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Pairs of students sat at computers talking, pointing, and nodding. The mood was as focused as any high school level class in the stepped, seminar-style computer lab—but these were sixth graders.
Team Zeal was teaching Team Perspective how to use OneNote—the Microsoft application that brings the familiar physical 3-ring binder to the digital era.
“It’s really helpful,” said one student, demonstrating on her screen. “I can paste my notes right into my essay. Here’s where I’m using the template Mrs. O’Neil gave us to create my bibliography.”
The student-to-student mentoring reinforced the OneNote lesson that staff developer Catherine Graybosch had given the students two weeks prior. It was one facet of a collaboration between Graybosch, Kathy O’Neil, a sixth-grade social studies teacher, and Jenn Useted, the school’s Library Media Specialist, designed to enhance student’ research skills and use of technology.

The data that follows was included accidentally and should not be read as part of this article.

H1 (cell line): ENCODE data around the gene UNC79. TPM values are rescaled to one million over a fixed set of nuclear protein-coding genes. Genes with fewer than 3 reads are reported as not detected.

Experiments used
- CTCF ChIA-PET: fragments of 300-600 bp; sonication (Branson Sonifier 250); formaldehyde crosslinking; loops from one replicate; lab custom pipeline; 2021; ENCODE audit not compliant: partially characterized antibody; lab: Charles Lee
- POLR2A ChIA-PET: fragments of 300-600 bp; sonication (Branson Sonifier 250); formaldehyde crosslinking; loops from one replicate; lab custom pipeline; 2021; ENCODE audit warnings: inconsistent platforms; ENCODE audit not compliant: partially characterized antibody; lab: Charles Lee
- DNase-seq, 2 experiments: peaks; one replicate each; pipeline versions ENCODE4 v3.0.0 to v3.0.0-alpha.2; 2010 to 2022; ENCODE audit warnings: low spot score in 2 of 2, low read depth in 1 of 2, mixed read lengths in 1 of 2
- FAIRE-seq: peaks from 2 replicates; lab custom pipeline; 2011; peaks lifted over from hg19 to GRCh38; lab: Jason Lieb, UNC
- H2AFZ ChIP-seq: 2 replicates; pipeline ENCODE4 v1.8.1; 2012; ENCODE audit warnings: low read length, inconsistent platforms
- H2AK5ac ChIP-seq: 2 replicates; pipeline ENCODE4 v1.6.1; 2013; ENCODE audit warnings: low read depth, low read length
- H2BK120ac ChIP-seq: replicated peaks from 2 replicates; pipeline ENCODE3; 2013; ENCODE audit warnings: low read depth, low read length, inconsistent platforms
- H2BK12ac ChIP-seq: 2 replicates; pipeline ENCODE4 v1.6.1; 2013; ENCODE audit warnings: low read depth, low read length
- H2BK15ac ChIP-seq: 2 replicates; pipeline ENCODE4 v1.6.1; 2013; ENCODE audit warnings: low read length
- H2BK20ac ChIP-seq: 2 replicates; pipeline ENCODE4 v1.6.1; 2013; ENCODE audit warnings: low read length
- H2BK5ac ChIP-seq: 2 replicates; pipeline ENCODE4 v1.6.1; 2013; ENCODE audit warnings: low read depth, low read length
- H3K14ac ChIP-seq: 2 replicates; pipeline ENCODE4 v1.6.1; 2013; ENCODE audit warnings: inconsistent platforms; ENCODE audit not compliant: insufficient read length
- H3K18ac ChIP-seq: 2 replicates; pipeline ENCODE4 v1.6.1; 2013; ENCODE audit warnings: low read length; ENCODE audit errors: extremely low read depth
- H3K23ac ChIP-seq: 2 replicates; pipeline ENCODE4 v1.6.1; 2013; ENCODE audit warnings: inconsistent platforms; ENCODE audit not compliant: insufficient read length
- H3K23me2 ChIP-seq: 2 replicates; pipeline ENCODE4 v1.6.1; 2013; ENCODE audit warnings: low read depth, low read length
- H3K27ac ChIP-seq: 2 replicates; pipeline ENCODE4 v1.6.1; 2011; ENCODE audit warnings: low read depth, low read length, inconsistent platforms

Using the school's library and computer lab, the educators created a trio of workshop for small groups of students to rotate through.
O’Neil prompted the students to think like detectives when using books to do research.
Useted helped students use online resources.
Graybosch showed students how to document and integrate their findings on OneNote.
The three-faceted workshop was integrated into the unit on ancient Egypt—a multi-disciplinary project in which students write a formal research essay and create an artifact which represents their research.
Students began using their newfound skills almost immediately; becoming immersed in the accomplishments of the Old Kingdom, how the Egyptians discovered how to blow glass, what the god Osiris symbolized, as well as mummification practices, how the pyramids were built, who wrote the Book of the Dead, and more.
Team Zeal’s ancient Egyptian artifacts will be shown in the JJMS library on December 19, from 9:15 – 10:35 AM. The students will also present overviews of their projects to visitors.